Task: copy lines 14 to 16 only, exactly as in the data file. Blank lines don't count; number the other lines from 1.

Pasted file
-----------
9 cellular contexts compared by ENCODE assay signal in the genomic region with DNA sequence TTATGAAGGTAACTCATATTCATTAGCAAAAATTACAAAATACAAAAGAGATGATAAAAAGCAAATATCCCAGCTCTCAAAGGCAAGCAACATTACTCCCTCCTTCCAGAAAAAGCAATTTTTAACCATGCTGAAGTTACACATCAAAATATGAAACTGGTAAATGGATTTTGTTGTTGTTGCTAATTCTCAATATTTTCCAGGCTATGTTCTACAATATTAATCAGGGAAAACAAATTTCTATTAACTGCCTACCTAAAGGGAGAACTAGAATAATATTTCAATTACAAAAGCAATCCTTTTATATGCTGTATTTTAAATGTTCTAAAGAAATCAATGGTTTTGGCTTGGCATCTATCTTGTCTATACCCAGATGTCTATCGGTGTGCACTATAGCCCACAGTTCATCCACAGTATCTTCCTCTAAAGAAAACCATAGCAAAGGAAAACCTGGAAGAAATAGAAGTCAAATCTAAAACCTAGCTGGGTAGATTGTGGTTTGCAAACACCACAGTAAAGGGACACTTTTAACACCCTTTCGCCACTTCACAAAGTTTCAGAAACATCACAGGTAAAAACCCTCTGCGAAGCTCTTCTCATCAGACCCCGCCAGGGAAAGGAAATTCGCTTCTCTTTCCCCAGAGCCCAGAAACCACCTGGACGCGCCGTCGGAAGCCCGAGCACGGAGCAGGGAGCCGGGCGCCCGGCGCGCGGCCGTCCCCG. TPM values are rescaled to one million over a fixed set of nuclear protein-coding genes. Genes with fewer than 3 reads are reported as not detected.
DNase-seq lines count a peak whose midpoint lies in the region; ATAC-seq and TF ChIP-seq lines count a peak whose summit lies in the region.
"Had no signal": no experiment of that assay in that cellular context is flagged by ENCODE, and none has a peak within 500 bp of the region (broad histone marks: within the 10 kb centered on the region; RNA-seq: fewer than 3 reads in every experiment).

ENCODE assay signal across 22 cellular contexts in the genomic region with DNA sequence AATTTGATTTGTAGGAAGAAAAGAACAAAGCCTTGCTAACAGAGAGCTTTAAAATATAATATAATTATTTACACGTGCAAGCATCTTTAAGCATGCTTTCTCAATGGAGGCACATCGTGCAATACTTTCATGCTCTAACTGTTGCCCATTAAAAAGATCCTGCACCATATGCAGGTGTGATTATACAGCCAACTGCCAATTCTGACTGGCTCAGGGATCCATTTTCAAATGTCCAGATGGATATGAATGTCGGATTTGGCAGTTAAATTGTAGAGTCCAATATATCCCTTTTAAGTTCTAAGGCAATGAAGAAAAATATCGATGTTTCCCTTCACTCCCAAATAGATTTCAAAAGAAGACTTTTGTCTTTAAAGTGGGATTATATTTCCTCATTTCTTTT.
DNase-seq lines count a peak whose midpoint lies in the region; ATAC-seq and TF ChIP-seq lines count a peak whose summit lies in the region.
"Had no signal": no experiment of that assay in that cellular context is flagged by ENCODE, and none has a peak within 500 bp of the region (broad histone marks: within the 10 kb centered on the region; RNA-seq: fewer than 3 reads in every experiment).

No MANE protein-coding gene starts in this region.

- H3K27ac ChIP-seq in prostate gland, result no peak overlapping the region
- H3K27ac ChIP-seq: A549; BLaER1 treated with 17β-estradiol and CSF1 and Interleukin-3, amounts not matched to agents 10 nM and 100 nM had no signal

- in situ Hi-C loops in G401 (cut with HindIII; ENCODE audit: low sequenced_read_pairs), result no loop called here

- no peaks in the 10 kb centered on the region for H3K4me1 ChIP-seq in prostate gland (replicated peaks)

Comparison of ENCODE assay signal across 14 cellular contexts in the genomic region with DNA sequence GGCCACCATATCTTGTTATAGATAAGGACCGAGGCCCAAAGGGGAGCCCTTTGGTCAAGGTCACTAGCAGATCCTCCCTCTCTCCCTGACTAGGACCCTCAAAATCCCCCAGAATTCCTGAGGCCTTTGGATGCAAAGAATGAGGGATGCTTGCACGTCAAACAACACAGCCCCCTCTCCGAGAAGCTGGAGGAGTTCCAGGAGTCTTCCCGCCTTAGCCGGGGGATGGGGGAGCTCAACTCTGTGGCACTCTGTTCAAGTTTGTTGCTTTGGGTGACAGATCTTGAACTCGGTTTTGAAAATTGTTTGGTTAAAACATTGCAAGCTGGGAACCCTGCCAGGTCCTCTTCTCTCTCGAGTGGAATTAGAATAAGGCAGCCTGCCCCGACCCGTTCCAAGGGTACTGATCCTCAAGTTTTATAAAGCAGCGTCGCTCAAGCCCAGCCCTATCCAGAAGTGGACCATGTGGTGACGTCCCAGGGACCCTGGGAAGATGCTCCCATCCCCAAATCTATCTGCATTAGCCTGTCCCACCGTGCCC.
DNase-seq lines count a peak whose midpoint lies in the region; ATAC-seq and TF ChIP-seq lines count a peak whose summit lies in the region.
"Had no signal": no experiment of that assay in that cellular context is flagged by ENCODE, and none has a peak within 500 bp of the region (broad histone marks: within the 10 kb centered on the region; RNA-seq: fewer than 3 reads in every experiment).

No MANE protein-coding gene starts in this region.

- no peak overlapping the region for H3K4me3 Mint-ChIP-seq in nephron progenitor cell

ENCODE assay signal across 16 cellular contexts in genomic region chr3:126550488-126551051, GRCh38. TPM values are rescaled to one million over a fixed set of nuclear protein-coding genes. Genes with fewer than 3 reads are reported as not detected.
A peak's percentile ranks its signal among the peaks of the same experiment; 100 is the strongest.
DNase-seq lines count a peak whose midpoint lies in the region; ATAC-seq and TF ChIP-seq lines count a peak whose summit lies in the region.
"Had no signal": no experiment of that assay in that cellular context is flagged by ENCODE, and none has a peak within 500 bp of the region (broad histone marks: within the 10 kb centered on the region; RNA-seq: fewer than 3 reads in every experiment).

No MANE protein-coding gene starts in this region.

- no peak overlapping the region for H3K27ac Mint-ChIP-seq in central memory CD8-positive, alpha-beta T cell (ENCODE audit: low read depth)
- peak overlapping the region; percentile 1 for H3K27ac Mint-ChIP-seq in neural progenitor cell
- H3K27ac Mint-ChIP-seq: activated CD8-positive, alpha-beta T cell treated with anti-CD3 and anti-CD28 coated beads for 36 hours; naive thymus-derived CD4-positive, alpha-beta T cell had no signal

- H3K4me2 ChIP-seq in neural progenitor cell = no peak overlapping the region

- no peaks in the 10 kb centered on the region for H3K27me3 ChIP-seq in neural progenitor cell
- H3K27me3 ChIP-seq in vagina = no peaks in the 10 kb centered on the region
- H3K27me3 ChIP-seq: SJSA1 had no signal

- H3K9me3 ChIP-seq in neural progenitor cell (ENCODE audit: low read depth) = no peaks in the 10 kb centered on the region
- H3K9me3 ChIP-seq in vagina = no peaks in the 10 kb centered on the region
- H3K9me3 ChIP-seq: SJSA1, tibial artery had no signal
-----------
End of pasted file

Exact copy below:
"Had no signal": no experiment of that assay in that cellular context is flagged by ENCODE, and none has a peak within 500 bp of the region (broad histone marks: within the 10 kb centered on the region; RNA-seq: fewer than 3 reads in every experiment).

No MANE protein-coding gene starts in this region.

- no peak overlapping the region for H3K4me3 Mint-ChIP-seq in nephron progenitor cell